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Electrical Engineering and Computer Science

EECS Students Spend Summer at Defense Research Labs

Published on September 28th, 2015 by Victor Frost

Three KU EECS students participated in summer internships at defense research laboratories around the country. Ph.D. students John Jakabosky and Cenk Kahn and undergraduate Dana Memmingsen were involved with cutting edge research, obtained real-world experience and made connections for future career opportunities. Defense summer internships programs exist at myriad agencies including the Air Force Research Lab, the Army Research Lab, the Naval Research Lab, the CIA, NASA, NSA, Sandia National Lab and others.  What they all have in common is a high interest in bringing in good students.


EECS undergraduate Dana Hemmingsen spent the summer with the radar group of the Army Research Lab in Adelphi, Md. Her work focused on millimeter wave radar phenomenology, specifically the collection, analysis and interpretation of Doppler induced by people performing a variety of actions. She also worked on the characterization of surface roughness using a laser distance scanner.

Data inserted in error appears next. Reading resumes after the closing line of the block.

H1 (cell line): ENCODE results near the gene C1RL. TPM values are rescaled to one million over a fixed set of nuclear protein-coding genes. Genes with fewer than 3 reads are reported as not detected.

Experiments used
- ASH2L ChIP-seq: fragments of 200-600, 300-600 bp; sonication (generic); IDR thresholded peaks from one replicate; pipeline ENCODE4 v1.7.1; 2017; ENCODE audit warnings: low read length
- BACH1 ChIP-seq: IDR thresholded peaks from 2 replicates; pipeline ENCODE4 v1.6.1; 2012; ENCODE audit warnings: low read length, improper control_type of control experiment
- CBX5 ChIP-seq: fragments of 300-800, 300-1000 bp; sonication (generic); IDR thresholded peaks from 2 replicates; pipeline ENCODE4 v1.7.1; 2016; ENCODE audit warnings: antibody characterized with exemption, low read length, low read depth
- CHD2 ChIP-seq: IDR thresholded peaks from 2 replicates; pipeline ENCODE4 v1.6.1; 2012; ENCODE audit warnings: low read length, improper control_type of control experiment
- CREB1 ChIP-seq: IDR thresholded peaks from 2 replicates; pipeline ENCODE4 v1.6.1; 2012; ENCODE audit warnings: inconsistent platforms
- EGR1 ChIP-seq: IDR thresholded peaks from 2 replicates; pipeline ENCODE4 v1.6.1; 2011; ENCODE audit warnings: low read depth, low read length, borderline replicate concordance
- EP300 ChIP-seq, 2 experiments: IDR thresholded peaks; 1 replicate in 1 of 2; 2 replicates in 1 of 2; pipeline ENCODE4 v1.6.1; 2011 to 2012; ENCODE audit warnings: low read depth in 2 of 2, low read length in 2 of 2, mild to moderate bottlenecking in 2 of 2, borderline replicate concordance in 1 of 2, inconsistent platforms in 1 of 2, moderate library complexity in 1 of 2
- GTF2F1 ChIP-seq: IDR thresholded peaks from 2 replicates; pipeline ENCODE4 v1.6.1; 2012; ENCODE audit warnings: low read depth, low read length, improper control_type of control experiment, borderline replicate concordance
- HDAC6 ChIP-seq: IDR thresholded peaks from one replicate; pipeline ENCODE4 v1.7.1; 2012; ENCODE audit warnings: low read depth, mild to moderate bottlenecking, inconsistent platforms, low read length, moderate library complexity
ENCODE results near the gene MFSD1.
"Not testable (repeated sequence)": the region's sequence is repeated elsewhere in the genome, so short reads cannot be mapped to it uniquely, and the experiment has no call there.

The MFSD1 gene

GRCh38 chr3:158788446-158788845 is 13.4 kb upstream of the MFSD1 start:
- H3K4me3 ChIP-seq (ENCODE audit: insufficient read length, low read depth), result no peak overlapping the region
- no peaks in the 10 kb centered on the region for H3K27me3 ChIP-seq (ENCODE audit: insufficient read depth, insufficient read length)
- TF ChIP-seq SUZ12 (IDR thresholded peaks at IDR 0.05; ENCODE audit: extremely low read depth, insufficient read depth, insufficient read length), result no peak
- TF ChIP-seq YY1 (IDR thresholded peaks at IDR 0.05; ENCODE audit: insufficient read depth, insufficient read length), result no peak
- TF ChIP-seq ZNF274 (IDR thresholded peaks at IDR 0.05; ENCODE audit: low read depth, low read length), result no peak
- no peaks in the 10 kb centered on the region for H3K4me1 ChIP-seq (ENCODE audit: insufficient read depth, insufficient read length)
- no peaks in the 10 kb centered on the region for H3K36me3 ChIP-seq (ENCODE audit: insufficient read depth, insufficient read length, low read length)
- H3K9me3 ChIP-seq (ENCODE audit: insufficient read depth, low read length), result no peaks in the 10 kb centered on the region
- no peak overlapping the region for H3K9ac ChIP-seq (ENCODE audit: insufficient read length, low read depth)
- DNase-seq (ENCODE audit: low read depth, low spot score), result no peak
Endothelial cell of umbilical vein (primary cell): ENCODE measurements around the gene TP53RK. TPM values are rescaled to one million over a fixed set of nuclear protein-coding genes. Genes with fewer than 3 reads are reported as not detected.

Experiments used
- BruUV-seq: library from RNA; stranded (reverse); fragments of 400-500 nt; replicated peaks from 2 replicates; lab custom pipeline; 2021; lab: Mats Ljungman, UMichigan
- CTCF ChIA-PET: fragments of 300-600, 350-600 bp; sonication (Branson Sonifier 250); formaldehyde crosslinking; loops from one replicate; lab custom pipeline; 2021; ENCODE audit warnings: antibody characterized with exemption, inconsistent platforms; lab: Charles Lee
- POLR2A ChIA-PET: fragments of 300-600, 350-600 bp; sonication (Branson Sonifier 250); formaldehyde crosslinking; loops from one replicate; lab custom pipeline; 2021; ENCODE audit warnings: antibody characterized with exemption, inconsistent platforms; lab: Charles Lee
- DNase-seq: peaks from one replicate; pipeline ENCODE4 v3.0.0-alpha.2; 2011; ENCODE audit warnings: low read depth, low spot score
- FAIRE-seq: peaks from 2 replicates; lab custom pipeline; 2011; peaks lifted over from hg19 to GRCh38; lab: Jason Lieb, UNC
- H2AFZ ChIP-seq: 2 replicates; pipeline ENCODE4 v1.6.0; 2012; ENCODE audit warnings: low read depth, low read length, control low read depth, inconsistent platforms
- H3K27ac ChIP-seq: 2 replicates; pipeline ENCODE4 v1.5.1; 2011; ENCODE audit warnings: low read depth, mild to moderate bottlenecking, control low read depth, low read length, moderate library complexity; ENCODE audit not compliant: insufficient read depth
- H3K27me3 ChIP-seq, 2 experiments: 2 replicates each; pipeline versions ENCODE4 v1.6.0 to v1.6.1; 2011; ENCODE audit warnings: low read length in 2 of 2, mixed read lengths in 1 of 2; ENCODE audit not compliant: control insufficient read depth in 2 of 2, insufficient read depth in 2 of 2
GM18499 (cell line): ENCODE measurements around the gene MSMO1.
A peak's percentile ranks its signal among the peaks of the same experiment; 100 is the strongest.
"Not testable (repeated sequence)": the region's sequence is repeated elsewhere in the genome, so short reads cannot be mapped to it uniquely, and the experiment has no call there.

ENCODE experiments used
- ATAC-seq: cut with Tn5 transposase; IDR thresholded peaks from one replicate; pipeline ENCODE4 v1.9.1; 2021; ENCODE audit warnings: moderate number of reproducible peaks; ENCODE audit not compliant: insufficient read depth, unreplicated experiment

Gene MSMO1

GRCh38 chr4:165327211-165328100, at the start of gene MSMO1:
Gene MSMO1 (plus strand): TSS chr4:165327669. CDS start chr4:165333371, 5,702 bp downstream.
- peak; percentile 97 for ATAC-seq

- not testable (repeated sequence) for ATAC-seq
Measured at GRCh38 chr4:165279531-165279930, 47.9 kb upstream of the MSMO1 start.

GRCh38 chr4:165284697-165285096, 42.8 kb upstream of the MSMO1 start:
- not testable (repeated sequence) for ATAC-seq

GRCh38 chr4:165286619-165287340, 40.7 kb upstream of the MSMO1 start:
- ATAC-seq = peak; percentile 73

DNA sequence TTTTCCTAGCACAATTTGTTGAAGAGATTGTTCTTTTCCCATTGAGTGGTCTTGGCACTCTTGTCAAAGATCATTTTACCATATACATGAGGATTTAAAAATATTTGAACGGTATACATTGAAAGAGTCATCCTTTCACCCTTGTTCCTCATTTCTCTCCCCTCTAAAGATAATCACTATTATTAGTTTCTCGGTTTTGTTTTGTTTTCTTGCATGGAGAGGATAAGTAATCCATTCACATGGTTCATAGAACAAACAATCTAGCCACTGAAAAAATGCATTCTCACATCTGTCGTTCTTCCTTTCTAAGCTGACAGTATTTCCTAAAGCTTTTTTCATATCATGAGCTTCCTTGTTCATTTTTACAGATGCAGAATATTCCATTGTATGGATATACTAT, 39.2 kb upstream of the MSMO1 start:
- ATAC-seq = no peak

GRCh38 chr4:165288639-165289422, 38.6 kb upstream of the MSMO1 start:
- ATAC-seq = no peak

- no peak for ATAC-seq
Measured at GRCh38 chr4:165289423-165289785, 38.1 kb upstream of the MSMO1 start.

Ph.D. student John Jakabosky worked in the airborne radar group at MIT Lincoln Lab this summer. He was instrumental in the development of a new method to perform clutter mitigation for an airborne radar system, where clutter is the collection of ambient reflections from the environment that are often far more powerful than the desired signals reflected from moving targets.



Ph.D. student Cenk Sahin spent the summer at the Information Directorate of the Air Force Research Lab in Rome, N.Y. He worked with KU visiting faculty member Yang Yi on applications of neuromorphic computing to wireless communications. This form of non-traditional computing architecture has the potential to address many open problems that traditional computing approaches cannot solve. Sahin’s specific work focused on channel equalization for linear and nonlinear wideband mobile wireless channels.


Many similar opportunities will be available next summer for undergraduate and graduate students alike.  Those interested can visit